USC at Hawaii had a lot of disappointments to go along with our stellar offense. Mostly, this disappointment came on the defensive side of the ball. The tackling was sub par, which shouldn’t come as a huge surprise since USC had vastly reduced live tackling practice in fall camp. Penalties also hurt USC greatly as well. In this post, we will look at the run vs pass play calling from the Hawaii Run and Shoot offense, the gain distribution histogram for Hawaii, the yards allowed by down and quarter, and how penalty yardage affected the game.
Hawaii’s Run vs Pass Play Calling
First, lets look at the run vs pass play calling by Hawaii. Hawaii ran a Run and Shoot offense out of the pistol formation. The pistol formation was something of a surprise to USC, as Hawaii ran out of the Shotgun last year. But, Hawaii threw the ball as much as ever, throwing 54 times (69%) and running 24 times (31%). Note that many of the runs were in actuality broken down pass plays in which the QB scrambled. Hawaii’s starting QB Moniz is credited for 11 carries for 38 yards. One of those runs was an option play so was a called run. However, I am unsure how many of the remaining 10 runs by Moniz were broken down pass plays vs called runs. In any case, here is a graph depicting the runs vs passes based by down using the original numbers. Even without adjustments for QB runs, Hawaii passed nearly twice as much as they ran the ball in nearly all areas.
Hawaii Gain Distribution
Our defense was unable to provide consistent stops on the Hawaii offense. Hawaii was able to pull off 14 explosive plays (plays which gained 15 or more yards). This accounted for 18% of their total offensive plays, nearly 1 in 5 plays. 10 of their 54 (19%) total passing plays were considered explosive and 4 of their 24 (17%) running plays were explosive. This included a long 3rd and 15 draw play which had no business gaining 30 yards on our defense.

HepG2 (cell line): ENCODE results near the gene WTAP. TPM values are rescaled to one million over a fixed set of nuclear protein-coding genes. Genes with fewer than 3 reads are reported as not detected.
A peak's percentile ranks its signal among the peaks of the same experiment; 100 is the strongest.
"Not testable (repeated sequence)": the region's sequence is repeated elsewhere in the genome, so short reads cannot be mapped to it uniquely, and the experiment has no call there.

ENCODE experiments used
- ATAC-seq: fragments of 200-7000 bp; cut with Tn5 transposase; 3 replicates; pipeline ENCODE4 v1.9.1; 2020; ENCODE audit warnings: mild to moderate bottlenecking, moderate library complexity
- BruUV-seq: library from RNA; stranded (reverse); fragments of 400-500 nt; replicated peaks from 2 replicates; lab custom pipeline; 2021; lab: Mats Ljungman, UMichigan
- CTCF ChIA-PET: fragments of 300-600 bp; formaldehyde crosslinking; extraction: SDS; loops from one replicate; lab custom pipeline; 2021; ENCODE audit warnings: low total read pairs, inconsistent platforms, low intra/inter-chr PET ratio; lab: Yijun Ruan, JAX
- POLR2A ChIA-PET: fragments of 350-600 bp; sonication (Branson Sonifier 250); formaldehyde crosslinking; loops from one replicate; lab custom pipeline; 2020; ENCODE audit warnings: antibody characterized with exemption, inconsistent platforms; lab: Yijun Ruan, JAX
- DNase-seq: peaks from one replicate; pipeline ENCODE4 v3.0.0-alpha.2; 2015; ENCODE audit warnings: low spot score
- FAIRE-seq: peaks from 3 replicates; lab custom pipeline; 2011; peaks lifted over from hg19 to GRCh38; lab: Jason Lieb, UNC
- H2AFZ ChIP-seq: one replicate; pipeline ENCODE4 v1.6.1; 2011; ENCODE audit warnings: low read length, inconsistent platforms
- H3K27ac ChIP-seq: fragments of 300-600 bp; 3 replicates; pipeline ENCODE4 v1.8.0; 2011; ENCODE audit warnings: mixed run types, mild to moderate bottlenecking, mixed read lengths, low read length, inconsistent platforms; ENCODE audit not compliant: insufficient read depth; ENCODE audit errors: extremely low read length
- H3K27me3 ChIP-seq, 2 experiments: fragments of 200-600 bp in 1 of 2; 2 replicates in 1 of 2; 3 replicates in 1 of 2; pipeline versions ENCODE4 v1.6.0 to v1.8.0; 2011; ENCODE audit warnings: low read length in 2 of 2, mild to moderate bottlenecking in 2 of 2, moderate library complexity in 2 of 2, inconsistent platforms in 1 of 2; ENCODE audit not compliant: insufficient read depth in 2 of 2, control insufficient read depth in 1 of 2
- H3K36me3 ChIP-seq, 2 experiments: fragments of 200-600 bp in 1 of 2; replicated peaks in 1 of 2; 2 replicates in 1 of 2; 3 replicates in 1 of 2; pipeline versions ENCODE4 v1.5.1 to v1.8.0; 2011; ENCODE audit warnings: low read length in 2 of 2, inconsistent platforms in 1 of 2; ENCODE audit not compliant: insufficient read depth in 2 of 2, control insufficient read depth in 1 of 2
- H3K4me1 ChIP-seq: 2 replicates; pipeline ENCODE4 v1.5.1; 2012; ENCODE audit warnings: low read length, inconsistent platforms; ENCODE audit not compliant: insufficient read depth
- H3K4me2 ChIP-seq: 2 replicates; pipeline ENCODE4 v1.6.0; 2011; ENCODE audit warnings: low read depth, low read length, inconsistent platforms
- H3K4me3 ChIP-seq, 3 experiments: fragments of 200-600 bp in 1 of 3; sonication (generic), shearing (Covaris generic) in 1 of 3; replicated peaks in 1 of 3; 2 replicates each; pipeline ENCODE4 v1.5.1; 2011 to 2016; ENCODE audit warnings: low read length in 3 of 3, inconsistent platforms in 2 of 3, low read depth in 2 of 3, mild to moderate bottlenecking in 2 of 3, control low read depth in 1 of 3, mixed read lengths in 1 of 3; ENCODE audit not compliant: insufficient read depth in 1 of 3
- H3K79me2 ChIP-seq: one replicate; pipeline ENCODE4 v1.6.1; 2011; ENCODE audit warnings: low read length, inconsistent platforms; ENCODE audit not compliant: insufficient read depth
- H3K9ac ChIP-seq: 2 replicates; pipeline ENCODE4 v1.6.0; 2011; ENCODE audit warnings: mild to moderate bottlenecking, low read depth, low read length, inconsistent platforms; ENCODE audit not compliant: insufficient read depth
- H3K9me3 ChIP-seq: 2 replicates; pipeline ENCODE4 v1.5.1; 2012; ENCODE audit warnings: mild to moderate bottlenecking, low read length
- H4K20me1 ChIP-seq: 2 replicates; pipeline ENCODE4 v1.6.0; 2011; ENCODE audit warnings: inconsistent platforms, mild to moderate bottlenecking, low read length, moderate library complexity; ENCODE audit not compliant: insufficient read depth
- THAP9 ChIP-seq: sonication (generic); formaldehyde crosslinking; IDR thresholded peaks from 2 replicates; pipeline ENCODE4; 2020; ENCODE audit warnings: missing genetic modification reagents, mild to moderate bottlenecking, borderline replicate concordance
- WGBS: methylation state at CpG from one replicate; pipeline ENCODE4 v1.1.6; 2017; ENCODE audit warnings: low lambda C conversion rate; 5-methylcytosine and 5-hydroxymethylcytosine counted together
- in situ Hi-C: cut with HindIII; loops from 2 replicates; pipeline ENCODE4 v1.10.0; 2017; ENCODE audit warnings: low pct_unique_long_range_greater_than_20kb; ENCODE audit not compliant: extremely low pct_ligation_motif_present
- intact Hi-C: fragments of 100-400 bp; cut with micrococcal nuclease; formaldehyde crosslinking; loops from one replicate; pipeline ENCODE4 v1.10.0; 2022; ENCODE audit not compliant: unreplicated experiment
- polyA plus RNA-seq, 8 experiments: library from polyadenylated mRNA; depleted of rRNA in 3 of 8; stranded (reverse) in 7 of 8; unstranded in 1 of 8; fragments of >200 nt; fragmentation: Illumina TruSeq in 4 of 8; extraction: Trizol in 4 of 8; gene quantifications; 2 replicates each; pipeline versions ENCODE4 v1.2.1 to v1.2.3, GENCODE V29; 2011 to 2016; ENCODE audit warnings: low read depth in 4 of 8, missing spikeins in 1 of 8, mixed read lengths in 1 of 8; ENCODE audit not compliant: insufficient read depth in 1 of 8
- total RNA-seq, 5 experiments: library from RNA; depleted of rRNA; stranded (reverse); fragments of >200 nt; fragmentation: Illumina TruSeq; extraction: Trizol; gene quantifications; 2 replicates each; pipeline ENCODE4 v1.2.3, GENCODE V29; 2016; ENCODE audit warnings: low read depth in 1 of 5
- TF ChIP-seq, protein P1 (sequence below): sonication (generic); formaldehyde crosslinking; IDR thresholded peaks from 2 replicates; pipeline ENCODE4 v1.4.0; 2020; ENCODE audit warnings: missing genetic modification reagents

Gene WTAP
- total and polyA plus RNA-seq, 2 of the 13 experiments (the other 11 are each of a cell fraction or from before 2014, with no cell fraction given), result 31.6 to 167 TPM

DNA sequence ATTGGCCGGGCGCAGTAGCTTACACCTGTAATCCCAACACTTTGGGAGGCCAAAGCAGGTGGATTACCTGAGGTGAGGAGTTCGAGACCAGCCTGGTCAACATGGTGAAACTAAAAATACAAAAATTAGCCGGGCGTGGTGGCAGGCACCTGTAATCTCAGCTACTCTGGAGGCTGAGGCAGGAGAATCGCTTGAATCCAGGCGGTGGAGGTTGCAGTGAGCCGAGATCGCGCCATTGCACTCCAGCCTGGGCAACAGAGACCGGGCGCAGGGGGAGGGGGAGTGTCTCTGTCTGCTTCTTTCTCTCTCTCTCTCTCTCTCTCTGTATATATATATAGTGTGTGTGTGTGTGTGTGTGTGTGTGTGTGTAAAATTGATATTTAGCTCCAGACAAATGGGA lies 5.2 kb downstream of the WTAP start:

On the flip side, USC was able to produce gains of zero or negative yardage seven times against Hawaii, which accounted for 9% of their total offensive plays. On that note, lets take a look at Hawaii’s Run and Pass Gain Histogram.
I adjusted the vertical axis to only display up to 11 so it was easier to read. However, please note that Hawaii had 22 passing plays for no gain (off the chart in this case) since most of these were incompletions. Hawaii’s offense shows a good distribution even on the higher gains. Unfortunately, that meant that USC’s defense allowed 24 plays of 10 or greater yards. Many of these plays can be attributed to missed tackles.
Yards allowed by Down and Quarter
If we look at the average yardage allowed by our defense by down, we end up with this graph below.
Our best down at defending was 2nd down where we held Hawaii to an average gain of just over four yards per play. Our worst down by far was 3rd down where the defense allowed a whopping 13.47 yards per play.
Now lets look at yardage allowed by quarter. I have also supplemented the data on defensive penalty yards which helped aid the Hawaii offense as well.
A total of 70 defensive penalty yards helped keep Hawaii in the game. This included three offside calls, two pass interference calls, a roughing the passer, and a personal foul. The defensive coverage also broke down as the game progressed. In the first quarter, our defense was able to hold Hawaii to 81 yards.
However, the 2nd quarter was plagued by 40 defensive penalty yards which kept drives alive for Hawaii. Hawaii’s final drive of the 2nd quarter was aided by three defensive penalties. Hawaii started the drive with only 1:06 on the clock and starting on their own 20 yard line. When Hawaii reached midfield, USC committed an offsides penalty for 5 yards. Immediately following that play, USC committed pass interference for 15 yards. The very next play, Moniz completed a 12 yard pass to Salas and USC was nailed with another 10 yard penalty for roughing the passer bringing the drive to the USC 9 yard line. Hawaii went on to kick a field goal in the waning seconds of the half (and nearly scored a touchdown if the replay hadn’t called it back). This 79 yard drive by Hawaii was aided by a total of 30 penalty yards by the USC defense.
The 4th quarter was pretty bad too, allowing 188 yards. Most of those yards came from Hawaii’s 3rd string QB.
It will be interesting to see how USC’s defense adjusts after this game. There were a lot of holes in the execution of the gameplan. I expect a more inspired effort in our next home game against Virginia.
Next, I will take a statistical preview of Virginia. I will look at their 34-13 win against Richmond as well as their 2009 season statistics. This will hopefully paint a picture of what we will see from Virginia as they visit the Coliseum this coming Saturday.
Click here for the full excel sheet.